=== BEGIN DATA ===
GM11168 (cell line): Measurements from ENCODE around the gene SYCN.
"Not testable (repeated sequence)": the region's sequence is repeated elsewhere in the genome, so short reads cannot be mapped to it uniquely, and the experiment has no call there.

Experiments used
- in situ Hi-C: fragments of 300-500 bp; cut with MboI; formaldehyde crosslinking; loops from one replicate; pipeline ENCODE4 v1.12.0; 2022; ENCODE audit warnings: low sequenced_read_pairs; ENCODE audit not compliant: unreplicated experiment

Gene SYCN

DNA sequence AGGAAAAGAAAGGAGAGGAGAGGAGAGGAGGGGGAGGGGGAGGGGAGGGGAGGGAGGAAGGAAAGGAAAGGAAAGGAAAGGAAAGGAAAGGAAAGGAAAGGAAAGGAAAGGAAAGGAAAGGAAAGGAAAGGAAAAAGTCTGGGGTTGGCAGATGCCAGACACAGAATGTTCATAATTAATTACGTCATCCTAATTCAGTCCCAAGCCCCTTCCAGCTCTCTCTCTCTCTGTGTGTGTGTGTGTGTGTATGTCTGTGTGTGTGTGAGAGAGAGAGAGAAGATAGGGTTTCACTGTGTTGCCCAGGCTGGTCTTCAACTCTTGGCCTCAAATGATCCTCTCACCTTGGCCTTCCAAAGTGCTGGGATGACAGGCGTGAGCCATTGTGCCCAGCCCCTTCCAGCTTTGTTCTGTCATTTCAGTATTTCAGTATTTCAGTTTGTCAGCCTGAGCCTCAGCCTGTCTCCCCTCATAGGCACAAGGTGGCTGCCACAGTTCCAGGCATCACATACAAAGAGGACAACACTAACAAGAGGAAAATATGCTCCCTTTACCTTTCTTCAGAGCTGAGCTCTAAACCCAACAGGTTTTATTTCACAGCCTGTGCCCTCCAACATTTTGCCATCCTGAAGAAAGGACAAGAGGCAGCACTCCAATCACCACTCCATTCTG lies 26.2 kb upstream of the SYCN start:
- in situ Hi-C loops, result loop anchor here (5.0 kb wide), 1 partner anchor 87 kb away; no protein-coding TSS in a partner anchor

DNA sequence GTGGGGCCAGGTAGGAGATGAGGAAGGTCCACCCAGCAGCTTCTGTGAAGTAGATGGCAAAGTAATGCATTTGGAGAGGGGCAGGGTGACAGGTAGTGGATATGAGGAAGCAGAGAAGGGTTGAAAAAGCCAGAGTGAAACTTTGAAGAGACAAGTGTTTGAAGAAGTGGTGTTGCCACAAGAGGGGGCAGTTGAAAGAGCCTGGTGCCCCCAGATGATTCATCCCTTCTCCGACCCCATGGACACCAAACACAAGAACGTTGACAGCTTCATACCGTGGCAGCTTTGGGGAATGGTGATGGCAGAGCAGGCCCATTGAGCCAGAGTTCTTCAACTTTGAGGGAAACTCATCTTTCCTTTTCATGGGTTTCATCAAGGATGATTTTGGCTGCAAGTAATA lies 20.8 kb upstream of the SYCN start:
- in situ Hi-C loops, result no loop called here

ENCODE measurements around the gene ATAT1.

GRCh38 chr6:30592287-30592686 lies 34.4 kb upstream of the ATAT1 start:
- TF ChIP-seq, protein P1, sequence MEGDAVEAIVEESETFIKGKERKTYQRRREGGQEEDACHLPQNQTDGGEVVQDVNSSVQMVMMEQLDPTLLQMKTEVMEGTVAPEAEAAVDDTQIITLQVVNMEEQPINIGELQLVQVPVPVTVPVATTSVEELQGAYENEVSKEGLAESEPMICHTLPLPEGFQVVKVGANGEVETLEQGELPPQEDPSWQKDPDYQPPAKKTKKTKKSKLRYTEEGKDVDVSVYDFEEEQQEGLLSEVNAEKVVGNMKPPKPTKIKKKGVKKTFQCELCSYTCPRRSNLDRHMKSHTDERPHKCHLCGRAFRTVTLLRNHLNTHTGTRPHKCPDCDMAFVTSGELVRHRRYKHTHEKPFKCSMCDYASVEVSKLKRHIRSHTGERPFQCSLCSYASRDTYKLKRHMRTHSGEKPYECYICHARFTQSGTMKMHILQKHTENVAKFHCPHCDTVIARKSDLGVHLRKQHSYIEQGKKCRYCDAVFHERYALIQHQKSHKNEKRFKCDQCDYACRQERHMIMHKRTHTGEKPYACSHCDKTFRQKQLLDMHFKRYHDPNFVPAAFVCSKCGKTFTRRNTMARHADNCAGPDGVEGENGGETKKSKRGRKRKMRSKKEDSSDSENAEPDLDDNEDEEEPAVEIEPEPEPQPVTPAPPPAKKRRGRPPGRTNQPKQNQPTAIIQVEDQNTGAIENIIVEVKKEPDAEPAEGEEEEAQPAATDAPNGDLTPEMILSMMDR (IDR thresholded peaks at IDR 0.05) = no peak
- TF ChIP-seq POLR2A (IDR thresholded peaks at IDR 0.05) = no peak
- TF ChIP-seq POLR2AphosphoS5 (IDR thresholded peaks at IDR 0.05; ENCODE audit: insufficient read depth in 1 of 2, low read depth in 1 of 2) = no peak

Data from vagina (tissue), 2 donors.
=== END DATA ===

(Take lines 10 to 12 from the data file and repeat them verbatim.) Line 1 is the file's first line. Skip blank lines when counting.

ENCODE measurements around the gene ATAT1.

GRCh38 chr6:30592287-30592686 lies 34.4 kb upstream of the ATAT1 start:
- TF ChIP-seq, protein P1, sequence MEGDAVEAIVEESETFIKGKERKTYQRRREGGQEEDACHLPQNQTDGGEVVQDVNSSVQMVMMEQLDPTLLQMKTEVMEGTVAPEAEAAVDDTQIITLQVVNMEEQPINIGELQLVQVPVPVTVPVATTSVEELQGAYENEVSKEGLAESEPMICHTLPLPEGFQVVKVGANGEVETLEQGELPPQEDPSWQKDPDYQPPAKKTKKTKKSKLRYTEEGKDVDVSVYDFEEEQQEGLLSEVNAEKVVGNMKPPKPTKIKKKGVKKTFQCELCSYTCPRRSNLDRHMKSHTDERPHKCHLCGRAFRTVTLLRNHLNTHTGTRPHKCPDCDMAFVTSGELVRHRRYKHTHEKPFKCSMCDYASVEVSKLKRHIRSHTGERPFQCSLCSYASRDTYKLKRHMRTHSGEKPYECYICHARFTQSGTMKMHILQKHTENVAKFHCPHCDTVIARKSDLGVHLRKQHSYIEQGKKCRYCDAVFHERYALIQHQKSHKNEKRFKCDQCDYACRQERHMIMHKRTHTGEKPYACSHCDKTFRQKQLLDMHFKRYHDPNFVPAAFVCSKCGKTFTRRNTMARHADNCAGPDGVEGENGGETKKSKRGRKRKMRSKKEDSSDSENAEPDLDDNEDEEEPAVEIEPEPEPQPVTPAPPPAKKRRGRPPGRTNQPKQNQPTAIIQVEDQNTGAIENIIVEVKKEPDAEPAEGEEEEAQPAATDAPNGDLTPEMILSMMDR (IDR thresholded peaks at IDR 0.05) = no peak